To increase the roughly 18VDC coming out of the solar panel to match the charge voltage needed by my 60V battery in the mini-truck, I used a solar charge controller. It’s the same one I used in a previous solar electric bike project, and it’s way more powerful than I need. But the extra power means that if I ever want to create a carport or other installation with a few larger solar panels on it, I could plug them in directly to the truck and get a higher charging rate when parked near the solar array.
The actual process of connecting everything is pretty darn simple. The solar panels plug into the charge controller, which itself plugs into the battery’s charging port. I was able to access the charging port by using a spare plug under the mini-truck’s charging cap (I still don’t know why the mini-truck came with two different charging ports wired to the same circuit, but I was happy it did). The most difficult part was just peeling back the interior lining of the truck’s cab to hide the wiring that ran up to the solar panel.
With the installation complete, testing showed that in most conditions I could get between 30-35W of power. At one point I reached 45W when the sun was its highest point in the sky, though 35W was a more realistic figure on average.
Since the solar panel installation, I’ve found that the charging period has basically doubled.
If my family charged the truck around once every 10 days or so in the past, now we can get away with doing it once every three weeks or so.
A panel that was large enough to completely charge the truck would be nice, but I didn’t want one so big that it could get in the way of the bed since we use the truck nearly daily for hauling things around the property.
Top comment by Doug Bostrom
We have a number of the identical Renogy panels installed to power wifi repeaters at a salt water harbor where-- being mounted on dock pilings and given tidal range-- they're often only about 3 feet off the water. With storms blowing spray, they're basically routinely soaked in salt water. They're still pristine after ~3 years. Renogy makes good stuff for a decent price.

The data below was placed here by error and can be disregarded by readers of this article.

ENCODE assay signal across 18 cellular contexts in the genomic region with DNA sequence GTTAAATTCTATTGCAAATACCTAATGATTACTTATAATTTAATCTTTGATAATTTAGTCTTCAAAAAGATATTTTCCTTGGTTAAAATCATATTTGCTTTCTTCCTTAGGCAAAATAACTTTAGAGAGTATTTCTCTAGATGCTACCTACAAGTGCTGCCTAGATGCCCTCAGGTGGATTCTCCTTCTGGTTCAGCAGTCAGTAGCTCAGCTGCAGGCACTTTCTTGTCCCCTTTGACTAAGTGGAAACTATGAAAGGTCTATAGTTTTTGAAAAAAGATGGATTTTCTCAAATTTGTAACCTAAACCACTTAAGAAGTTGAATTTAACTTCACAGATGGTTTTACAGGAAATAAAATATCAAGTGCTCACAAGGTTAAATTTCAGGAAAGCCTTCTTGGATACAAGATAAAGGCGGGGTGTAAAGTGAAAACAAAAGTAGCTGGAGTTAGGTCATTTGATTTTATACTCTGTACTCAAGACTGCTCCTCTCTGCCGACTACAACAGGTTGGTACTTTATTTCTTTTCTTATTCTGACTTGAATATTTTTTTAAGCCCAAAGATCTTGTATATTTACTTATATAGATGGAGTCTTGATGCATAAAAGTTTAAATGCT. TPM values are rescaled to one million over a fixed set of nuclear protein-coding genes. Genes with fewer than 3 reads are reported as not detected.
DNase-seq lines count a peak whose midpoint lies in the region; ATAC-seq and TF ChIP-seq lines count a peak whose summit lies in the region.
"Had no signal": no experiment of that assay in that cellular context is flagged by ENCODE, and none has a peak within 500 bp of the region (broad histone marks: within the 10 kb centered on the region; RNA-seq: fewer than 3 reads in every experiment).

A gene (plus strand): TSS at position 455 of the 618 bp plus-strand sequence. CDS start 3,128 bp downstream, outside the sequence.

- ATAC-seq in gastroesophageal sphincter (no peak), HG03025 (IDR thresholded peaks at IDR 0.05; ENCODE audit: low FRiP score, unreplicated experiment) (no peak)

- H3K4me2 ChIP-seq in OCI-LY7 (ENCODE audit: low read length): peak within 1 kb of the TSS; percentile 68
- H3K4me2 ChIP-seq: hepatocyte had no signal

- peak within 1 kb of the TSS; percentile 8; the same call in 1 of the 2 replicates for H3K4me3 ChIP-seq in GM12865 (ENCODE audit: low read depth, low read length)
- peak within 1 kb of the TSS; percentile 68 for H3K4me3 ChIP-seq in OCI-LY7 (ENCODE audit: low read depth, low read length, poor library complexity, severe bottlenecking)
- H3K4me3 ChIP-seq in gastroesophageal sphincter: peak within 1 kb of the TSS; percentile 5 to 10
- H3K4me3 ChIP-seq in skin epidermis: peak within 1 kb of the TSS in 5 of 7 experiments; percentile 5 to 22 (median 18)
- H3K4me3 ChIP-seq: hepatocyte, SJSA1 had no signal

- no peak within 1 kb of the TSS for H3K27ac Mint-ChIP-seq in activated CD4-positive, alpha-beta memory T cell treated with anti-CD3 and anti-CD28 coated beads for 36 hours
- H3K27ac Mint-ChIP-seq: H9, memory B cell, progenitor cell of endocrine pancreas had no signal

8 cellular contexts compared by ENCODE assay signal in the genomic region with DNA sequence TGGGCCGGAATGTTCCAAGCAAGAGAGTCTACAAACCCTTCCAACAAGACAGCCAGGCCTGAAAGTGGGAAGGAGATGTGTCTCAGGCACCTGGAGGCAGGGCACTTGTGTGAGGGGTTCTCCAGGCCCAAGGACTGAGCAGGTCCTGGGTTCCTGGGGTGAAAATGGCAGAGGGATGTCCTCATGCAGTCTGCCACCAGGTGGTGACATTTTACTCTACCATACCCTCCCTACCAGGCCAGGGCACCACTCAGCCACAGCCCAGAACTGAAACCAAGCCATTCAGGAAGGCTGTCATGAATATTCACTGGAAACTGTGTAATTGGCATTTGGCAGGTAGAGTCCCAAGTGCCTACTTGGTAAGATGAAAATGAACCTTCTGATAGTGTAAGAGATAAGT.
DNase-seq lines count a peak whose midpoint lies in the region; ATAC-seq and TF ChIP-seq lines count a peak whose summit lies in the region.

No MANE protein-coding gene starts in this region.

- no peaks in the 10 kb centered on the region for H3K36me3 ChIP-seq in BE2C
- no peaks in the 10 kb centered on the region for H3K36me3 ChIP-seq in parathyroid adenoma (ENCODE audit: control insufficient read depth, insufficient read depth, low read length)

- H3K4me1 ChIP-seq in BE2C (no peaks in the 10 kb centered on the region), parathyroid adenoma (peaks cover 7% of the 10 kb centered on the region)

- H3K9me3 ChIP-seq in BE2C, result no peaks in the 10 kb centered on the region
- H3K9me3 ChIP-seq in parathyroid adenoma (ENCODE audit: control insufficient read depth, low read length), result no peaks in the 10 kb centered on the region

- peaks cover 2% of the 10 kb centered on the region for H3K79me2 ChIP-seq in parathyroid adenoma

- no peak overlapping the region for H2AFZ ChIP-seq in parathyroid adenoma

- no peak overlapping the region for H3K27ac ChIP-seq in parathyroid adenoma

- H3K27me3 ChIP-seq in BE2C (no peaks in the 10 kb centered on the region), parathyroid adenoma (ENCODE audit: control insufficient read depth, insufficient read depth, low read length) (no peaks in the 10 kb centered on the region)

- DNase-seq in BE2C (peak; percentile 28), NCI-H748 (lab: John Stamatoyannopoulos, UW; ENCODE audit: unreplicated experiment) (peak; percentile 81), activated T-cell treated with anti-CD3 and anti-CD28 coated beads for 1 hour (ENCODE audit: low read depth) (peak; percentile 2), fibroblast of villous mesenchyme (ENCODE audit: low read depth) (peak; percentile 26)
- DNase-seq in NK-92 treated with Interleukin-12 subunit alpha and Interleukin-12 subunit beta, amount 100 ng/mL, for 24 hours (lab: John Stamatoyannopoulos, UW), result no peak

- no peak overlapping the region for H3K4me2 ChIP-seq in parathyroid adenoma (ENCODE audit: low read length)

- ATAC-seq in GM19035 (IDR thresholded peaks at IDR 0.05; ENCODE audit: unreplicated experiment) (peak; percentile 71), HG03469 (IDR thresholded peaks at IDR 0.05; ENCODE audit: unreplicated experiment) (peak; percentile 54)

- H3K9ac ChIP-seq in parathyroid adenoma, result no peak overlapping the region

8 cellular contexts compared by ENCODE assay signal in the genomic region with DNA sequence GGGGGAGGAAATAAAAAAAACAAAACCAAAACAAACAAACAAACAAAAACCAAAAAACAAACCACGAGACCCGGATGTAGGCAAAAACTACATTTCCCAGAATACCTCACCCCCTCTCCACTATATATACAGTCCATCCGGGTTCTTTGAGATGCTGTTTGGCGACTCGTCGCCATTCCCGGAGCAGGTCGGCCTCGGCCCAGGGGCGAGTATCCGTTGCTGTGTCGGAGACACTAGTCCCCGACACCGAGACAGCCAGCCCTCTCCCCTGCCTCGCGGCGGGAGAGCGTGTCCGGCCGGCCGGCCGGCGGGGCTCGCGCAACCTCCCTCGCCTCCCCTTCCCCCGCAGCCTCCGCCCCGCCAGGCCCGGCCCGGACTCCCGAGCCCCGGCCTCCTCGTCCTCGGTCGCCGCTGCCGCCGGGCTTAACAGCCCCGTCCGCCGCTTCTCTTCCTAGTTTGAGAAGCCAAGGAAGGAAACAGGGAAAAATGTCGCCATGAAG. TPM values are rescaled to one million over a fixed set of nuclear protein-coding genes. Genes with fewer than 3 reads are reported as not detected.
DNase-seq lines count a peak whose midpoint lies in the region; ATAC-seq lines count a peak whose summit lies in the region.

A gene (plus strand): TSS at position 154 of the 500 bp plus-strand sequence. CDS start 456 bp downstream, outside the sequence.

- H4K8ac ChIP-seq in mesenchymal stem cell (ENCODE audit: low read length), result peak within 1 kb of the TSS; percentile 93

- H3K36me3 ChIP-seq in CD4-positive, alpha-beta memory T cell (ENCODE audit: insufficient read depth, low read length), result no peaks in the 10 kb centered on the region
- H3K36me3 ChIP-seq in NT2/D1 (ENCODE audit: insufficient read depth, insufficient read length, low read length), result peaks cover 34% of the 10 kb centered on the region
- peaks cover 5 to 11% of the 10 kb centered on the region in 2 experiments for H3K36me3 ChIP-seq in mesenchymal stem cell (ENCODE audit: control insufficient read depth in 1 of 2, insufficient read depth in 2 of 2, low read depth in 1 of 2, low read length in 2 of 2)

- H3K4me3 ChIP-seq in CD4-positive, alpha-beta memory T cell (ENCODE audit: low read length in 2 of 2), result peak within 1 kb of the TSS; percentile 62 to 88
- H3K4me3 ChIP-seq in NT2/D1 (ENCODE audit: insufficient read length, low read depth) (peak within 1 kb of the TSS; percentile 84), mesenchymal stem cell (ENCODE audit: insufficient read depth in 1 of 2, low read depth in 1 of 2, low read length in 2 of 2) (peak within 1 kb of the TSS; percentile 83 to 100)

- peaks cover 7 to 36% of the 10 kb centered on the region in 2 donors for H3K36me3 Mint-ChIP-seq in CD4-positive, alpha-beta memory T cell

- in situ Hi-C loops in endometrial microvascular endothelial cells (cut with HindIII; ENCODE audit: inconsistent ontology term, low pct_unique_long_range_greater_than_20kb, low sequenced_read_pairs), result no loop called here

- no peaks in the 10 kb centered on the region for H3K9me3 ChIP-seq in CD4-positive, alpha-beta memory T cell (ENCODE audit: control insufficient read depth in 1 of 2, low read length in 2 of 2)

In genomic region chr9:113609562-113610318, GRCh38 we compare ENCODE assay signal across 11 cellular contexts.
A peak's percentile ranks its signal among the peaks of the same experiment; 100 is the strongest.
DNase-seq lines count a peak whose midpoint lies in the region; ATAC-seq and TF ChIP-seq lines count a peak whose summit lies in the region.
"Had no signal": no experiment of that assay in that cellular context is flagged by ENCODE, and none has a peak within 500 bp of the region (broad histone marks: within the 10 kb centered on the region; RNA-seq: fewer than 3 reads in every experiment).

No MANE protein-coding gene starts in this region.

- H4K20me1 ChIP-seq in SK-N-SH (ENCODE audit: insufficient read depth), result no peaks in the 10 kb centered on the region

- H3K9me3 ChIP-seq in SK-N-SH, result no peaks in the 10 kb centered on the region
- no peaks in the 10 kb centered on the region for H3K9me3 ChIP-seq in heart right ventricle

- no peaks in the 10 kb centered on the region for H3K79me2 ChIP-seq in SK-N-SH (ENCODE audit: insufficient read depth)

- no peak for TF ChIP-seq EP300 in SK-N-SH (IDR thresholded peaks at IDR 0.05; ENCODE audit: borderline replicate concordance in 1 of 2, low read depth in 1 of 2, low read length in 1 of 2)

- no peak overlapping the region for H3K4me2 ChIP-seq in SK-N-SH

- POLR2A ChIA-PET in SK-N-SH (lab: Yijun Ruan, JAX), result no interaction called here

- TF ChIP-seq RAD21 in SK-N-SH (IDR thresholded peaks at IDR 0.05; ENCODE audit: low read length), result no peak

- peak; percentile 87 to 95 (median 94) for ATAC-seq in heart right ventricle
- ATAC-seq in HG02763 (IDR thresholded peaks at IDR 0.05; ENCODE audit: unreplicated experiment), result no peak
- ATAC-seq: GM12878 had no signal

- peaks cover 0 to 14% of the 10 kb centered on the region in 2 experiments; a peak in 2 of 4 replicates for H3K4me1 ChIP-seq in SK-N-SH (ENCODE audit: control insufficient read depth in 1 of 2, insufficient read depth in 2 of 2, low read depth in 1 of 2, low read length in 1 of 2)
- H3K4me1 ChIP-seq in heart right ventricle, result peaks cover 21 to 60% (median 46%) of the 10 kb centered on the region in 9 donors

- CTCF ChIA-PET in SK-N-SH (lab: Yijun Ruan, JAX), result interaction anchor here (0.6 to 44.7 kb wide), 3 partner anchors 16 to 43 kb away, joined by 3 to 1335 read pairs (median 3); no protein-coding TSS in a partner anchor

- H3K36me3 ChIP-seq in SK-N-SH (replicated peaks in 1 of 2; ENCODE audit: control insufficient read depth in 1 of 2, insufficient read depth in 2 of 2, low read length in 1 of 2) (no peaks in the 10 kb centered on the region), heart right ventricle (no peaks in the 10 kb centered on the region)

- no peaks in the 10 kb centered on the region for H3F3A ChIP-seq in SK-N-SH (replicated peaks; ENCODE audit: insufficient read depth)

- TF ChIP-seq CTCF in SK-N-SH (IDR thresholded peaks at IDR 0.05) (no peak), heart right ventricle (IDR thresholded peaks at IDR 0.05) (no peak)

The bed also has a hydraulic ram that lifts it up about 45-degrees in dump truck form, and so I couldn’t have a panel extend too far back.
I’d say that the project was quite successful, and it demonstrates that solar charging on vehicles can be effective if the vehicle is low enough power (my truck is around 5 hp).
Conventional solar electric cars can’t really compare, since a day of sun just isn’t enough to fill a reasonable portion of their massive batteries. But if you’ve got a small EV like a mini-truck or an e-bike, especially one that doesn’t need to go too far each day and generally stays in one area like this, you can actually make an impact even with a relatively small solar panel.
For anyone who ever wanted to try a DIY solar charging project like this, I’d definitely recommend giving it a shot. It’s surprisingly simple and easy to do. It’s also hard to describe the rewarding feeling of stepping back to admire your work afterwards, watching your device “magically” charging without being plugged in. Or at least, without being plugged in to the wall.